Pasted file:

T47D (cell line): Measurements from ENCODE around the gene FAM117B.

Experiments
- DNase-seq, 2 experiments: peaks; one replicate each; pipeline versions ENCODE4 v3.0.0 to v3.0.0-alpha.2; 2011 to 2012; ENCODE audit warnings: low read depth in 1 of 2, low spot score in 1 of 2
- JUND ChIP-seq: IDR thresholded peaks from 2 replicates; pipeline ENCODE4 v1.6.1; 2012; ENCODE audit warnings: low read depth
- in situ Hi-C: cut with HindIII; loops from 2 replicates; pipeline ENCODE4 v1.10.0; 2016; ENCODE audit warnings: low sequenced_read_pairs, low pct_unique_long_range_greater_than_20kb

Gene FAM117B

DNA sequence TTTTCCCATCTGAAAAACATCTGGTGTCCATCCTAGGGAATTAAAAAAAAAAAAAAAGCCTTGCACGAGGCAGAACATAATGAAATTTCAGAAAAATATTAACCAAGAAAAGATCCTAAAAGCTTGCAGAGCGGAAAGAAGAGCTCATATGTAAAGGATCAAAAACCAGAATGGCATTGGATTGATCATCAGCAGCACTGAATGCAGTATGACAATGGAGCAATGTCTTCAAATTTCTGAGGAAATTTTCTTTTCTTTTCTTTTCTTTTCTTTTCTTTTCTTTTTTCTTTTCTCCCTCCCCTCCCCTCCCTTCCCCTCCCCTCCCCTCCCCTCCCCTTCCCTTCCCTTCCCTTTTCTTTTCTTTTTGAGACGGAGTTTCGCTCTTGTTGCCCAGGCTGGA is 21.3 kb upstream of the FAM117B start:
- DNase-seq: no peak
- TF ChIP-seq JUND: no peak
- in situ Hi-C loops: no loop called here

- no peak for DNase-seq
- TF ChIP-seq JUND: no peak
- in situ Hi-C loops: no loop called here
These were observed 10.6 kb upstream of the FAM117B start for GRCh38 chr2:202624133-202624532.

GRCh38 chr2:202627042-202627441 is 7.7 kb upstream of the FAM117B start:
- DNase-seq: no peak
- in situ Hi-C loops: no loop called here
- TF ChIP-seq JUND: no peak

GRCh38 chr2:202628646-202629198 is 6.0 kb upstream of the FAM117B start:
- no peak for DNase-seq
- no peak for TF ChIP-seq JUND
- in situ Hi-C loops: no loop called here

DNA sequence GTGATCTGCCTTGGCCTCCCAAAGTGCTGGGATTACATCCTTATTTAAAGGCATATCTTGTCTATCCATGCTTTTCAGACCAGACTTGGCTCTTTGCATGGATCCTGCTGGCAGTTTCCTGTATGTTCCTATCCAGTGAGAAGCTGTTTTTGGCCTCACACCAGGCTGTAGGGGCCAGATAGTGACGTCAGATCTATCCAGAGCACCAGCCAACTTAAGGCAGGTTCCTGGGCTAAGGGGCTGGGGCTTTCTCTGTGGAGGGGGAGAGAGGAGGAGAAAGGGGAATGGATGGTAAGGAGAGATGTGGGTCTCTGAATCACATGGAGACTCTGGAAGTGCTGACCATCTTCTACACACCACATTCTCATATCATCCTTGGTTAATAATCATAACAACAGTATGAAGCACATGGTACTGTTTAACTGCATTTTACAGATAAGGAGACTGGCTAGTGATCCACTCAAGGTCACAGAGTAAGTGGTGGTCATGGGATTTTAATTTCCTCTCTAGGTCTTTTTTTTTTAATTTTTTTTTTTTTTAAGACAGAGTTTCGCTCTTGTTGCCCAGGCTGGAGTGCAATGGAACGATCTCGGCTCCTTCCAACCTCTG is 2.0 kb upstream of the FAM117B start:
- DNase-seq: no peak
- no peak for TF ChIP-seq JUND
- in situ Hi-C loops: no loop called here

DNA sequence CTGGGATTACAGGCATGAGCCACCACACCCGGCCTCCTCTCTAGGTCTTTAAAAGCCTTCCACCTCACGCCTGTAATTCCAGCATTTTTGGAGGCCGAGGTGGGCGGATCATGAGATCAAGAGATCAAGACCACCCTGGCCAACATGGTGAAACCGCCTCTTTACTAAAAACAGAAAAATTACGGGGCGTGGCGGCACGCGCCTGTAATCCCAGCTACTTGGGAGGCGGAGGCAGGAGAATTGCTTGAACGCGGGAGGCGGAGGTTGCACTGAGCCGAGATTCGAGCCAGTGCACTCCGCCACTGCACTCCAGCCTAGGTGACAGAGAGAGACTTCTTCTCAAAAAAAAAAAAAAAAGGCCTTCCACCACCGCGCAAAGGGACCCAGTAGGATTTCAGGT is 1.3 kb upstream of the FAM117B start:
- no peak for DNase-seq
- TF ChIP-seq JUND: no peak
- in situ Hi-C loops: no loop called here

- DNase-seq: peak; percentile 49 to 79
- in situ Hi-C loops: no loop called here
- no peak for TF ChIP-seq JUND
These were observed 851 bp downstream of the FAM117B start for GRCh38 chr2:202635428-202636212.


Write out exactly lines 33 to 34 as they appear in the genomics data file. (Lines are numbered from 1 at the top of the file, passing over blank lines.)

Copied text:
- no peak for TF ChIP-seq JUND
These were observed 851 bp downstream of the FAM117B start for GRCh38 chr2:202635428-202636212.